Rick and I walked and picked our way up the icy face, carving out a landing spot every sixty feet, where we threw the rope down to the others and help bring them up to the current landing spot. We repeated this maneuver four or five times until we reached the top of the col. Dusk was starting to settle, but we could make out the dramatic change in topography as we scanned the horizon in front of us. Below us lay Darwin Canyon, and farther away was Evolution Valley. There were no trees here as far as we could see, just snow and mountains. Massive granite peaks marched away into the distance. Nothing grew higher than a few inches in this arctic/alpine climate zone of forever coldness.
Gigantic boulders were strewn haphazardly down the Darwin side of the col. I felt the canyon and valley were aptly named. Mike wanted to call the place Dinosaur Land. After working his way to the summit, brother Tim walked over to the side and threw up. The combination of extreme altitude, haphazard mountaineering, and snowy ascent was too much for him. Sister Jackie did the same thing when she made it to the top. We hiked into Darwin Canyon only a few hundred feet below the col before we made camp for the night, far from our charted destination. Cooking a quick dinner, we erected the tents and fell asleep at 12,000 feet above sea level.
That first day was the hardest; each day after became easier. Abandoning our meticulous compass readings, we used the map topography to chart our way. The maps showed the mountain peaks and, once these were identified, we visually charted a path between them. We walked south from Darwin Lakes to Evolution Lake where we found a campsite. At Evolution Lake, we intersected with the John Muir Trail but never did run into anyone else during our trip.
Next, we followed Evolution Creek north as it emptied from Evolution Lake into Evolution Valley on its way to become the San Joaquin River in central California. The trail through Evolution Valley is flat and the elevation is low enough to support forests and meadows. We spent Monday and Tuesday hiking down the valley and scheduled a rest day on Wednesday. All we did was bathe, eat, and recuperate from our first four days. Martha and I had a side trip planned, but no one wanted to go.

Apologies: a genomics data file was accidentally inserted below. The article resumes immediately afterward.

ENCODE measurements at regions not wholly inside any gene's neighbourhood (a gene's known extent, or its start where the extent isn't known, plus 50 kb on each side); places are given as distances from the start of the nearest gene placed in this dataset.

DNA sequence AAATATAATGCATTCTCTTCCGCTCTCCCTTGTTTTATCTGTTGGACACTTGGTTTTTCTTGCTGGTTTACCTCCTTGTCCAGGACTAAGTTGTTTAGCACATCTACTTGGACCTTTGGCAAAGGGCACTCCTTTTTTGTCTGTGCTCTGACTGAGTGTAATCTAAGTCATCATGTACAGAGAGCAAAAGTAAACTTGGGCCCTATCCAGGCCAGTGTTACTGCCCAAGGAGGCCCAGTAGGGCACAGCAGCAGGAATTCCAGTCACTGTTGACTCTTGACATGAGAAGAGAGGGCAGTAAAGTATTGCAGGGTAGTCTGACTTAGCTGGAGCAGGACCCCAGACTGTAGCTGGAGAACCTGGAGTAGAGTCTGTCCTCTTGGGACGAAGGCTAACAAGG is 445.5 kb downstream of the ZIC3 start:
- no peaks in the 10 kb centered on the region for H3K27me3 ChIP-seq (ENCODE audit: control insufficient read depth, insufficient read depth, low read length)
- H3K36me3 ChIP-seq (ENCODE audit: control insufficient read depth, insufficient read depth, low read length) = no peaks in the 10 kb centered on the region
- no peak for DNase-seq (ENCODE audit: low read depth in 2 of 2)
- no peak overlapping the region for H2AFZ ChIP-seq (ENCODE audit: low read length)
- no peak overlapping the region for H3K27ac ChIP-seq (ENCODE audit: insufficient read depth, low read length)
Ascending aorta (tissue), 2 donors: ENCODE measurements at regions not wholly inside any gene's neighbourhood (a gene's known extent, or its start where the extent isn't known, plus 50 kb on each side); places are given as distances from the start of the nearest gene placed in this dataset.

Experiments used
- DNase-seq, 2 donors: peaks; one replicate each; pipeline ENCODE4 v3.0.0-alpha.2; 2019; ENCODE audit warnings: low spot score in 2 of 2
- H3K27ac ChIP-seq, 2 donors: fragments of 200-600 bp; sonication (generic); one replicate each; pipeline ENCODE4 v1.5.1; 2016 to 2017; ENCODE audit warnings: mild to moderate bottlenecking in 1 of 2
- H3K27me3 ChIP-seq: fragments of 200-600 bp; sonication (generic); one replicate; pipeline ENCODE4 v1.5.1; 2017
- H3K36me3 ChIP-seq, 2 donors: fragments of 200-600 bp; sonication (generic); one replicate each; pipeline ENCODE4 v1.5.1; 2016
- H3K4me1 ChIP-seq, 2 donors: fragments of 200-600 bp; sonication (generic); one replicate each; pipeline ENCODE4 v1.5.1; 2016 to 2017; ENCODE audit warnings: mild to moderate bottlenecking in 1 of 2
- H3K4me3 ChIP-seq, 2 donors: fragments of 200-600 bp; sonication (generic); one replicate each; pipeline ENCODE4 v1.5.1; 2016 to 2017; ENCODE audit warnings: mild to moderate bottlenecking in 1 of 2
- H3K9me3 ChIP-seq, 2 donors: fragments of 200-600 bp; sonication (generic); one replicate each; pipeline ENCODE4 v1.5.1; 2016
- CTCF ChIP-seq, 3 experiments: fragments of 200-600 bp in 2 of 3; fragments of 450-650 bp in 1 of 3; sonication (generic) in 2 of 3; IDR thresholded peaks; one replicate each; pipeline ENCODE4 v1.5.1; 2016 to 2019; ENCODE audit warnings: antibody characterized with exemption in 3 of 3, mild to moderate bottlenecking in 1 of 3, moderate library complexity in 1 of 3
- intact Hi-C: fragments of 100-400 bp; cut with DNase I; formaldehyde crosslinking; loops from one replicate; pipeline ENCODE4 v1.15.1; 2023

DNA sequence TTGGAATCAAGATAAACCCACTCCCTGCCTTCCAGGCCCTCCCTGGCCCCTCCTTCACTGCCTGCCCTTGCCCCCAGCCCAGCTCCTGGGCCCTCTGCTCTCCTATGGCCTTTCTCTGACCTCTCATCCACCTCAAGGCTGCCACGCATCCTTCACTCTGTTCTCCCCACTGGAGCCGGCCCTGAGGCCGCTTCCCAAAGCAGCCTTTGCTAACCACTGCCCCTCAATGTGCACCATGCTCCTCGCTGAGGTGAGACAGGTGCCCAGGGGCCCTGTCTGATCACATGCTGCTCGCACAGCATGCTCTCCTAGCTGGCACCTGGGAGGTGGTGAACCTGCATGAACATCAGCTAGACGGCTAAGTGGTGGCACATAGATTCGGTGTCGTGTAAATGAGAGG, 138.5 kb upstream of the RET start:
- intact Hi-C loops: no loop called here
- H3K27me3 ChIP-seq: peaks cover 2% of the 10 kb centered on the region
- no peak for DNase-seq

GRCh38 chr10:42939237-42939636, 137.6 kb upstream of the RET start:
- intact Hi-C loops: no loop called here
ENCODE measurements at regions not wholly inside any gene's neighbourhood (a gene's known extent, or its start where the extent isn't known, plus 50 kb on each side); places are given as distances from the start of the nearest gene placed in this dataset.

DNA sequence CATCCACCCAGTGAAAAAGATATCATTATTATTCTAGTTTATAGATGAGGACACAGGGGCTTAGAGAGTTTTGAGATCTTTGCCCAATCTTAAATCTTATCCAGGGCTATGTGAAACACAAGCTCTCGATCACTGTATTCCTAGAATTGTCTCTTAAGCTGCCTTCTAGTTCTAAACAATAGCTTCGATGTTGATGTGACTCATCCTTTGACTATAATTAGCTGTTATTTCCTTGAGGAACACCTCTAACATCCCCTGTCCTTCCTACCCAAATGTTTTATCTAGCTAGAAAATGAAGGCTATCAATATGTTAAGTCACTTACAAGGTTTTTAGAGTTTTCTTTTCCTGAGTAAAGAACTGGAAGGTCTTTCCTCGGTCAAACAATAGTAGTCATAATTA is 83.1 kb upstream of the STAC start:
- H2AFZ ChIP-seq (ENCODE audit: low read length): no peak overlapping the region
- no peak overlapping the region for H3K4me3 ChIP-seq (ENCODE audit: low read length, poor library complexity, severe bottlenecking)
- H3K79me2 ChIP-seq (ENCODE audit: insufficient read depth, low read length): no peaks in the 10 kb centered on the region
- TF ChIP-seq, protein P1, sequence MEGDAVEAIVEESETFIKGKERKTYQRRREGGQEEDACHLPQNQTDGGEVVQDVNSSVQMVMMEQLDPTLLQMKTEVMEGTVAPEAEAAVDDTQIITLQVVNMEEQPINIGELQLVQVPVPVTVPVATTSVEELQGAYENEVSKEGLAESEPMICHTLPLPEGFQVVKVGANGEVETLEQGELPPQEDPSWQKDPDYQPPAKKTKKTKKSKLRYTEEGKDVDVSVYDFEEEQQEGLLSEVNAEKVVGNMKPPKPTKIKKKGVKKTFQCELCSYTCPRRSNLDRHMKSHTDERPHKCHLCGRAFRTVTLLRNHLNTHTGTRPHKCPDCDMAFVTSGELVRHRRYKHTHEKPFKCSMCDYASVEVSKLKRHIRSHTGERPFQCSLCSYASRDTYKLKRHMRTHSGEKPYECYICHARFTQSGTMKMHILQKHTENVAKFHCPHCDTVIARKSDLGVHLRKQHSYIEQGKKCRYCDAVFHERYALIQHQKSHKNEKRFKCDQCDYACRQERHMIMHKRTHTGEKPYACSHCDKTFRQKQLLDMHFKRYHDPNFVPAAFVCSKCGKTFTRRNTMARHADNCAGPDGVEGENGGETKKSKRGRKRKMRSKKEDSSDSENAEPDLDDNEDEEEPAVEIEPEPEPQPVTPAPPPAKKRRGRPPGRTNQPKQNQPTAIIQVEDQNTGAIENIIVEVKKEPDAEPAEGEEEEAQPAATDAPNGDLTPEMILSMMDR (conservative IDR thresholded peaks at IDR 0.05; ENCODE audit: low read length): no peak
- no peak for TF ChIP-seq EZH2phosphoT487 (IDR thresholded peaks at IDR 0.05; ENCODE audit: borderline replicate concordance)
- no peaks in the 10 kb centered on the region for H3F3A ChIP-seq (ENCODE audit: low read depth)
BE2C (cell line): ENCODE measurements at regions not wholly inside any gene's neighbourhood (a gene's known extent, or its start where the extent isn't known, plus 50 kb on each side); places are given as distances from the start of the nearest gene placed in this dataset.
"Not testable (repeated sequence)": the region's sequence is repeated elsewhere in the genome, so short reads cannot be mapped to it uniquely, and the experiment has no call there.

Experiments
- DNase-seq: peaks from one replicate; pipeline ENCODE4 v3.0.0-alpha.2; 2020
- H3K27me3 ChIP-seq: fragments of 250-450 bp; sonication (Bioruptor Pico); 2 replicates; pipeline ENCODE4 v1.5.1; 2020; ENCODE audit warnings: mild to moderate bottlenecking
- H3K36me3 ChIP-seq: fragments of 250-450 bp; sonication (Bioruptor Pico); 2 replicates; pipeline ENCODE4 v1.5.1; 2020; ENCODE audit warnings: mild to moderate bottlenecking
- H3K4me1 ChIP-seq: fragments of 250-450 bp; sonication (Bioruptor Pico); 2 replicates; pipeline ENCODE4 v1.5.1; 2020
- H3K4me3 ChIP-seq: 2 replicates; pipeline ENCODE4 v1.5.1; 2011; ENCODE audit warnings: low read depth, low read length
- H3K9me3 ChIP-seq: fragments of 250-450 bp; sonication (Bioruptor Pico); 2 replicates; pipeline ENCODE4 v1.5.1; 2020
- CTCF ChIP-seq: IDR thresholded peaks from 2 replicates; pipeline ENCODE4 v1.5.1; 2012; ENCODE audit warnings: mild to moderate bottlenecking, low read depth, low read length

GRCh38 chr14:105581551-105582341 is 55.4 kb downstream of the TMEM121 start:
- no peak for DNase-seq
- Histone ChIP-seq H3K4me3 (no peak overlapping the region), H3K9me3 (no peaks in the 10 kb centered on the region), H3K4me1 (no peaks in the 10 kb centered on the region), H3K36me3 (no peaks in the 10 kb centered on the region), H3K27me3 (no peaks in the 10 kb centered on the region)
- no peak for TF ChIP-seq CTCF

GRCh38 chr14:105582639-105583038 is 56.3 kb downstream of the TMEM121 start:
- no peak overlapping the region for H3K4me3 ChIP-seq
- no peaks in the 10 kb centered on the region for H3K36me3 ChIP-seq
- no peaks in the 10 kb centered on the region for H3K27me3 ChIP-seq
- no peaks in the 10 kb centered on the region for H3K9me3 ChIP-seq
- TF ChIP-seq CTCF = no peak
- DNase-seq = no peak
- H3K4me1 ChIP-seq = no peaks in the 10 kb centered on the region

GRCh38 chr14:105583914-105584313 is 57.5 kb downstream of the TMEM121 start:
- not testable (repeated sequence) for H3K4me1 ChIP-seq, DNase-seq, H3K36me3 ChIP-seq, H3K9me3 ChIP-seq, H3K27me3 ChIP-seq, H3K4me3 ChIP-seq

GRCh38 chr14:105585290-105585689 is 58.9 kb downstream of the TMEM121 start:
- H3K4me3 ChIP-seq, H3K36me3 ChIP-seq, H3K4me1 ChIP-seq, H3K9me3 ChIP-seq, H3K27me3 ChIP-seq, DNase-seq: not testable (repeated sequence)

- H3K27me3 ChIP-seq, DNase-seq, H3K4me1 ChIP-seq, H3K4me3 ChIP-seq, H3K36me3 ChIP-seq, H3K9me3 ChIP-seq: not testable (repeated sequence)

Thursday was the turnaround point of our odyssey. We began to focus on home. Continuing down Evolution Creek until it intersected with Piute Creek, we turned east to follow Piute Creek to its origin three thousand feet up the mountain. It was a climb our toughened bodies performed more smoothly.
Friday, we continued climbing, losing all the trees, and camping near a few ice-cold lakes, aptly named Upper and Lower Golden Trout Lakes. Somehow, they were stocked with trout. There were so few insects that catching these fish was the easiest fishing I have ever done in my life.
Saturday morning, we had four hours of hiking to do to get back to our trail head. Still climbing, as we left the trout lakes, we traveled up a rocky boulder-strew trail all the way to Piute Pass, another eastern slope. The landscape changed back to the icy wonderland of Lamarck Col, with slippery boulders and rocks encased at the bottom of the frigid glacier.
This time, though, we looked at the ice with excitement instead of trepidation. The odds were in our favor now. During the week we acclimated to the altitude, whipped soft bodies into excellent physical condition, emptied the packs of all the dense food, and now we were going downhill.
The snowy ice was pure white on the top and a dark, pure blue color underneath. We slid down it easily. The magnificence of the moment forged an unforgettable memory in me. As the elevation decreased and the snow receded the most massive boulders showed their warm rocky heads. We maintained our downhill speed by hopping down the bigger rocks like mountain goats.
Further down we encountered hikers who were just starting the arduous trek up the mountain. We waved and smiled knowingly at them. They were naive young-uns just as we had been only days before. Now we were tested, we passed, and we were superior.
Audiobook coming soon